Cobia Central

St. Helena Sound is a prime May destination for these hard-charging fish — and the anglers who like to target them.

Jeff Dennis

April 28, 2009 at 3:22 pm  | Mobile Reader | Pring this storyPrint 

Cobia often cruise or lurk around buoy or channel markers, where they can be approached by fishermen sight-casting.
CAPT. JOHN IRWIN
Cobia often cruise or lurk around buoy or channel markers, where they can be approached by fishermen sight-casting.
The pursuit of cobia can challenge saltwater tackle as well a fisherman’s knowledge.

This sleek and hardy saltwater fish is quite a fighter and is often overlooked for offering fine table fare.

Cobia can be found infrequently in the waters around Charleston and points north, so to put the odds of encountering a cobia in his favor, the dedicated angler must commit to a day-trip to the south.

For the novice, a cobia (Rachycentron canadum) resembles a shark, having a similar shape and a generally dark skin. They are both slim-bodied fish with a protruding lower jaw. The largest cobia can exceed 100 pounds. They are protected by federal gamefish regulations, which designate a 33-inch size minimum. In addition, the daily creel limit is two fish. Their textured white meat is appealing both to the eye and to the palate.

Having grown up saltwater fishing in the creeks and harbor of Charleston, which includes the “nearshore” fisheries, my fishing friends and I did not discuss cobia because we hardly ever saw one. But a chance encounter with a big cobia while fishing for king mackerel made me aware of the challenge of cobia fishing.

Destiny was both kind and cruel that day, and I dueled with the largest cobia I’ve ever seen, a quest that ended when the fish made a surprise move. After an arduous fight that kept my rod deeply bowed, the cobia took off with the speed and power of a submarine, and my line soon parted. It is the type of experience that is certain to inspire any angler.

The first thing I did after that trip was to speak to other fishermen about cobia. The fact that was most prominent — the one that hit home like a Fort Sumter cannon shot — was that while cobia are great fighters, they are more famous for their “second wind.” Many of the stories involved getting a cobia into the boat, only to have it explode in a muscular fit that would literally clear the decks of coolers, tackle boxes and rods and reels.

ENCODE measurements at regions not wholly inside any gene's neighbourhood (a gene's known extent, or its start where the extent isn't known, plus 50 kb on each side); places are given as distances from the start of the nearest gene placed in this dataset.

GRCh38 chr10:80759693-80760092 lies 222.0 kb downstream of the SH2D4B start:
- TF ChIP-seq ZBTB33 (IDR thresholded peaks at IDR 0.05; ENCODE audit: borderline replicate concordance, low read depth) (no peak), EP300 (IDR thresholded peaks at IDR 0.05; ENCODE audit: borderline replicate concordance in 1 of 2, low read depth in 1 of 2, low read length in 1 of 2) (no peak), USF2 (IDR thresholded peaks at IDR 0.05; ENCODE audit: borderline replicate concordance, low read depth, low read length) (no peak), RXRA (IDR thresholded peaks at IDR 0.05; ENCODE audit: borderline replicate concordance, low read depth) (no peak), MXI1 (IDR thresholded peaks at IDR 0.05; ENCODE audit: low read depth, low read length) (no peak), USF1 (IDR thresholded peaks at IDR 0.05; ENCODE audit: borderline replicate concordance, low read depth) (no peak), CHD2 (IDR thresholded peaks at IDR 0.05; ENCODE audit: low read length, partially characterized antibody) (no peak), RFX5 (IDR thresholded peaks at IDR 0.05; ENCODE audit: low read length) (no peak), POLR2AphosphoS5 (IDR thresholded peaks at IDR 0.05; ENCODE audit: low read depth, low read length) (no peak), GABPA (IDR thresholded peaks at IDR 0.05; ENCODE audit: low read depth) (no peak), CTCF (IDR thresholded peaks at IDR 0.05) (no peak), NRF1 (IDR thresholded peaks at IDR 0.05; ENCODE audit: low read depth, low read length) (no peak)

Research clearly indicated that the largest showing of cobia in South Carolina is south of Charleston, specifically, just south of Edisto Island in St. Helena Sound, Port Royal Sound and their tributaries. You just come to understand that cobia visit St. Helena Sound.

To a Lowcountry native, the terrain south of Charleston is “God’s country,” so it’s an easy task to make annual trips during May to St. Helena Sound for cobia — especially when captains like Steve Fralin and John Irwin are on the watch.

Fralin runs Ugly Ducklin’ Charters out of Edisto Marina. A former fire chief in Edisto, he’s been guiding for 18 years, sharing his 21-foot boat the past four years with mate David Simmons.

Fralin said, “You need two people on a cobia charter to keep the lines cleared when the sharks are hitting.”

Fralin heads to the cobia grounds through the South Edisto River, Fenwick Cut and the Ashepoo River to St. Helena Sound and the Combahee Light. He likes to anchor up in six to 10 feet of water and fish cut bait, squid or shrimp to catch bluefish or whiting for live cobia baits.

The baits in the livewell, he rigs 6-foot-6 Penn Slammer rods and Penn 330 GT reels with 50-pound Ande mono, a 100-pound mono leader, a 6/0 hook and 8-ounce weight.

He is very specific about the hooks he uses — or doesn’t use. He won’t use stainless steel hooks, because he wants the hooks to rust out of the fish as soon as possible if he gets a break-off, and he won’t use circle hooks.

“I’m not a tree hugger, but nine times out of 10, we release everything we catch,” he said. “We have always released our fish, since before that made us conservationists.”

The biggest cobia to come over the gunwales of Fralin’s boat was a 58-pound fish he caught in May 2007 on a piece of cut mullet. The battle at the Combahee Light was a typical one, because he was just out fun-fishing when the cobia struck. After a bit of a struggle, a 5-foot shark appeared and chased the cobia around. When the cobia came to the gaff, Simmons finished him off with a 2-foot billy club.

Fralin has seen the cobia fishery change over the years. “(It) used to consist of a few folks coming down from Walterboro around May 15 to catch some cobia because they were good eating.”